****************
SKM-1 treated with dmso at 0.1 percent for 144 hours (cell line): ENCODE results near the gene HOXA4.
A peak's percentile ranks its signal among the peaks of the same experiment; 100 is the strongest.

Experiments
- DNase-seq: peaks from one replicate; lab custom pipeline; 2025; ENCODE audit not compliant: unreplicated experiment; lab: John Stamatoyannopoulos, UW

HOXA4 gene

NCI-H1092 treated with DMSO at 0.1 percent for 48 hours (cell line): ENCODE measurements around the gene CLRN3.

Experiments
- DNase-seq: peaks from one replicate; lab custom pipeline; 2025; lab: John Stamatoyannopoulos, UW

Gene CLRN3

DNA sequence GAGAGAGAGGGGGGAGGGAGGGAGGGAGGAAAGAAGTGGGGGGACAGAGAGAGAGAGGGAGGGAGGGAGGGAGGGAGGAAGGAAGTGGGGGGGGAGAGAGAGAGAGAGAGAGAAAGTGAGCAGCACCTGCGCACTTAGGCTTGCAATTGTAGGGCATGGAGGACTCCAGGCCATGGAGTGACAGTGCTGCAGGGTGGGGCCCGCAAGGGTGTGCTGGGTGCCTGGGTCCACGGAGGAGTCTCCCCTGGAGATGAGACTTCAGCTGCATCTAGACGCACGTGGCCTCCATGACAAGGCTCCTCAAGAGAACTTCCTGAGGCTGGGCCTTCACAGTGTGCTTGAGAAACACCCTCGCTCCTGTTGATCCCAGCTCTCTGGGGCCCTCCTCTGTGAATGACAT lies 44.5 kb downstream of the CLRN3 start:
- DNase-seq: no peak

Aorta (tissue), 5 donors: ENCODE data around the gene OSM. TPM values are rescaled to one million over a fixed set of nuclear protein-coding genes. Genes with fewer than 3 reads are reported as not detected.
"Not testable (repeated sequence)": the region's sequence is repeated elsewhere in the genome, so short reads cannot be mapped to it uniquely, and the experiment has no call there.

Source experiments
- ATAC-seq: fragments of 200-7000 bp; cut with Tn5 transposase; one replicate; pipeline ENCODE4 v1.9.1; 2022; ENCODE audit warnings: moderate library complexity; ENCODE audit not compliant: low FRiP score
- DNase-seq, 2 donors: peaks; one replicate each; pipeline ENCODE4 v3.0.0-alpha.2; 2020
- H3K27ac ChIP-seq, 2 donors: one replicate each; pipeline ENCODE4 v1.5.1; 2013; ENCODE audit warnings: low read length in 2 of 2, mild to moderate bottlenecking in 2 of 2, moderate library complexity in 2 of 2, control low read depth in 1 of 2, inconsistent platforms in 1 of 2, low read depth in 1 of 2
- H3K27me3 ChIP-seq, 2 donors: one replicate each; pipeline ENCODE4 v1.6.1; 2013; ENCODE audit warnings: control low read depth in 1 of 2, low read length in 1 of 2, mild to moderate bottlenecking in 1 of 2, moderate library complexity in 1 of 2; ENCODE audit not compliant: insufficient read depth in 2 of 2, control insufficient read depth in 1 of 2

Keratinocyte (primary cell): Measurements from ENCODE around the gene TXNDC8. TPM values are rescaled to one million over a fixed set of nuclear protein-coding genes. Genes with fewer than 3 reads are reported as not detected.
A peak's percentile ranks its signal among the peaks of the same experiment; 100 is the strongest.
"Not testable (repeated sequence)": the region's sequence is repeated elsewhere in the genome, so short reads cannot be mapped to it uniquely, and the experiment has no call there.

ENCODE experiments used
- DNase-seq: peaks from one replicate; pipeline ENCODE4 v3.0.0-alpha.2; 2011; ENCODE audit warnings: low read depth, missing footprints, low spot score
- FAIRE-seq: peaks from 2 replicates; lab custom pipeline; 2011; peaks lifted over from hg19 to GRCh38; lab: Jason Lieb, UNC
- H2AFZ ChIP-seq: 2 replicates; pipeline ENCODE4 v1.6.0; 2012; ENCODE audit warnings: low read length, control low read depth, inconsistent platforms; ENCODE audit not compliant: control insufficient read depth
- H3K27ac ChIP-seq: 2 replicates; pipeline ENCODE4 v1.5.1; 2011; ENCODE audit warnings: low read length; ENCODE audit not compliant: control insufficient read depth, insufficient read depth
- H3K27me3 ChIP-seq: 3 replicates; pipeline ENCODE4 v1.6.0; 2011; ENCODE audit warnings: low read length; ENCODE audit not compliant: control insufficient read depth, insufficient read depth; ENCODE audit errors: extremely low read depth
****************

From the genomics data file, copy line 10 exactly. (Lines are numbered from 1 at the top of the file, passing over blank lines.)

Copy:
DNA sequence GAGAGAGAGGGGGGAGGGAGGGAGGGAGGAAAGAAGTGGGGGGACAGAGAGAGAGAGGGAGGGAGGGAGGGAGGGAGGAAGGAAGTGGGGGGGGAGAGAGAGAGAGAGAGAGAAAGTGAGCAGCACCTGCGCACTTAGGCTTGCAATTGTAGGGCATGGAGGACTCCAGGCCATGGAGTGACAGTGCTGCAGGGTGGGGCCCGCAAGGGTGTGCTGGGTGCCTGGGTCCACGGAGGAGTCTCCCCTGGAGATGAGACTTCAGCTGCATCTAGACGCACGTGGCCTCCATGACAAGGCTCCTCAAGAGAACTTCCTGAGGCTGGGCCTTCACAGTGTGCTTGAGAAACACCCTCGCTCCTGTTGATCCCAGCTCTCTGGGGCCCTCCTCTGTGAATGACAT lies 44.5 kb downstream of the CLRN3 start: